There is much controversy over, and millions if not billions of dollars are being spent on an attempt to find a cause for autism or as it is now called: Autism Spectrum Disorder (ASD).

Researchers are desperate to understand the aetiology of the condition so that that an appropriate ‘cure’ can be developed.

However ASD is not an easily definable condition but rather a set of behaviours, which are gathered together under an umbrella. Even then there remains controversy as to what properly fits under the umbrella. The last official definition under the fifth edition of the Diagnostic and Statistical Manual of Mental Disorders (DSM 5), has Social Communication

Disorder (SCD) as a separate category removing perhaps 20% of children who suffer from this disorder, which was previously included under autism in DSM 4. This can leave them without access to services available under a diagnosis of ASD but not available under a diagnosis of SCD. But DSM 5 then goes on to include a measurement of SCD to establish the severity level

of a person diagnosed with ASD. So if we cannot agree even to such an apparently simple question as to who has ASD and the role of SCD in the diagnosis it is unlikely that we will find a single cause or even to establish a simple diagnostic test.

Even if a cause of autism could be found it would require a very early screening mechanism and an effective early therapy to exclude the development of the challenging behaviours, and social isolation which are dominant features of ASD. Although there is important ongoing research into both areas no early diagnostic test and no early treatment protocol has yet been proven.

Research continues in the following non exhaustive list of possible causes: genetics; mirror neuron disorder; absence of a Theory of Mind or Theory of Own Mind; an insufficient decay of neurons causing a neuronal surplus in the infant brain; sensory overload; movement disorder

in utero; encephalitis in utero; birth trauma leading to lack of brain oxygenation; gastro-intestinal disease; vaccination; maternal prenatal medication; environmental problems – including air pollution and food additives; food engineering; high maternal age at conception; high paternal age at conception; and many more . There is evidence for all of these causes and others not listed here or not yet imagined but the multiplicity of possible reasons for autism would lead one to believe that there is no one cause for the condition.

It is a well known saying that: “if you have seen one child with autism you have seen one child with autism”; that all children with autism are different from each other. Which brings me back to my earlier statement that autism is not a condition or syndrome but rather a set of behaviours. What, you may legitimately ask, is the cause of this set of behaviours.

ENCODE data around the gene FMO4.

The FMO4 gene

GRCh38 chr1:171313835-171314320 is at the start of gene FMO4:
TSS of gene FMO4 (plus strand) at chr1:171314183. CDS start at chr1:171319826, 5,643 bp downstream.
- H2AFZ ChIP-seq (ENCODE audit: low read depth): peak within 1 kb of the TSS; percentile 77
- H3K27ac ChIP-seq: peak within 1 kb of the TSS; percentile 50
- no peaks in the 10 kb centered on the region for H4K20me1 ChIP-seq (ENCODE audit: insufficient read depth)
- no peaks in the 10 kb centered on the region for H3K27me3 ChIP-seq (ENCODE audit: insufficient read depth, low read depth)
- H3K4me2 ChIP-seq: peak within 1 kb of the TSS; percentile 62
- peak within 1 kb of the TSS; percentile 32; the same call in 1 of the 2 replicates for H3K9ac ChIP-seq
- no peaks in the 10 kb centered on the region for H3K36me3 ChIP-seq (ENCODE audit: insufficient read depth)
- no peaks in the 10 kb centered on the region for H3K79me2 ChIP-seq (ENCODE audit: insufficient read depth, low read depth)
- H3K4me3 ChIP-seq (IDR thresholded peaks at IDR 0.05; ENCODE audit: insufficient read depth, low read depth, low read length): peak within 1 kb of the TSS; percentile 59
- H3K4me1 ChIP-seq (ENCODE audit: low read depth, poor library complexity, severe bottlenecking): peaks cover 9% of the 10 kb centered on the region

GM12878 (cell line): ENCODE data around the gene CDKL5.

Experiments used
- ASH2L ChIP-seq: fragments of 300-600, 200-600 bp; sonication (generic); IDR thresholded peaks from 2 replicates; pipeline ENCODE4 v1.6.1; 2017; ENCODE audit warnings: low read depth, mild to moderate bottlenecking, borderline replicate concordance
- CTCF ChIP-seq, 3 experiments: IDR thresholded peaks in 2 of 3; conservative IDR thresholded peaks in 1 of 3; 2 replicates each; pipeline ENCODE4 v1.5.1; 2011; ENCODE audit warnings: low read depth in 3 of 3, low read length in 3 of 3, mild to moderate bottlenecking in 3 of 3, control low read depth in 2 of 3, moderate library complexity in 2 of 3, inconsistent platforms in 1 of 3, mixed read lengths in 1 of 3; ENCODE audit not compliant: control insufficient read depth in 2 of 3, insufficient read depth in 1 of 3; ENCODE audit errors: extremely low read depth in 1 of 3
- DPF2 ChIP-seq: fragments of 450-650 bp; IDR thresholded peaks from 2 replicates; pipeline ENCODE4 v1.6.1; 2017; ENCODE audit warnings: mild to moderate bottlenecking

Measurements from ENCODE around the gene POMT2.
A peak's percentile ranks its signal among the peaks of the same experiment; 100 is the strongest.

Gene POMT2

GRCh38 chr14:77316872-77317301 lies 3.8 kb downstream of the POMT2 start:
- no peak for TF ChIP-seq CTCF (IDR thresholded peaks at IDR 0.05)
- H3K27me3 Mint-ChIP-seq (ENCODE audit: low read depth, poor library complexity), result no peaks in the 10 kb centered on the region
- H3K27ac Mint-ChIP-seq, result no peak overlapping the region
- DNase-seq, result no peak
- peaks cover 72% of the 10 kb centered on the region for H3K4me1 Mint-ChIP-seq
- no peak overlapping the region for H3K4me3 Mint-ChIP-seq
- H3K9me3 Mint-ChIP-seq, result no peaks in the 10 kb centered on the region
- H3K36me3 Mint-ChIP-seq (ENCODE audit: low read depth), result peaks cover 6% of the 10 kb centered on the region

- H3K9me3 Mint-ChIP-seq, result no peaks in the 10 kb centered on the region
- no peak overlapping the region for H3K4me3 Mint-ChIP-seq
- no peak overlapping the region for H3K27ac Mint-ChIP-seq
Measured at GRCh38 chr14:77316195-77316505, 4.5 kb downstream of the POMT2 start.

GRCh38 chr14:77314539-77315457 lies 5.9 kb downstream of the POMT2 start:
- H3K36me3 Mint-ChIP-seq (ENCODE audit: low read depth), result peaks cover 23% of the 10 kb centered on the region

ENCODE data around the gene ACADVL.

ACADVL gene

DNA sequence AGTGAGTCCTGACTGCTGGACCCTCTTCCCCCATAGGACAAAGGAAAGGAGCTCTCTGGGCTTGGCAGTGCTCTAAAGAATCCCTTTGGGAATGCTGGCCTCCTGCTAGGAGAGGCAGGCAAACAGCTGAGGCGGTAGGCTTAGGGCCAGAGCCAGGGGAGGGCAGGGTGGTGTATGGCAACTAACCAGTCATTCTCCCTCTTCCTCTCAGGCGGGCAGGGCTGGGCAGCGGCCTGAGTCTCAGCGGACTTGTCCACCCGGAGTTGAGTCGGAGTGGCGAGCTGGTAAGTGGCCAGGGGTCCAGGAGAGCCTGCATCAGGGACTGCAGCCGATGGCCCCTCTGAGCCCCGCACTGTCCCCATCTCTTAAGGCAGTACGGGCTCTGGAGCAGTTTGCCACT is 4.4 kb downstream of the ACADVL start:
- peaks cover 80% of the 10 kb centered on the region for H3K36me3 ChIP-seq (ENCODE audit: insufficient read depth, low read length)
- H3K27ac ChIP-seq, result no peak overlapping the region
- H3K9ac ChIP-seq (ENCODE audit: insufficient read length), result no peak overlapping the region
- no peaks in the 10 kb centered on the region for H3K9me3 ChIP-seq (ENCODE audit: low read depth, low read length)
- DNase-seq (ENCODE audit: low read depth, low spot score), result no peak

Children with cognitive difficulties or delays will be placed by their caring adults or by their peers under pressure to perform or act in the same way as their neuro-typical peer group. In response they frequently adopt avoidance behaviours including having a tantrum, stiffening the body, averting the gaze, running away to a safe place and over or under social behaviour.

Or they may adopt self-delighting behaviours such as rocking, spinning, hand flapping, and other ‘stimming’ activities, which provide the child with the greatest feedback for the least amount of effort.

These avoidance or repetitive behaviours are not the primary impediment, which may be a reflection of one or more of the aetiologies outlined above; but are secondary impediments – behaviours adopted to avoid or escape external pressures. The child adopts them as a diversionary mechanism or to provide simple and undemanding pleasures in a surrounding world, which is hard to comprehend.

So Autism or ASD is not a simple to understand single syndrome. Rather autistic behaviour is a reaction to an underlying condition, and comes in many forms or severities. In DSM5 the child without speech and with severe cognitive delay is bundled together with the high performing young adult who cannot find his or her independent route through life.

In my next post I will turn to the mechanism of the adoption of autistic behaviours and later, how these behaviours can be slowly ameliorated.

Walter Solomon

April 2017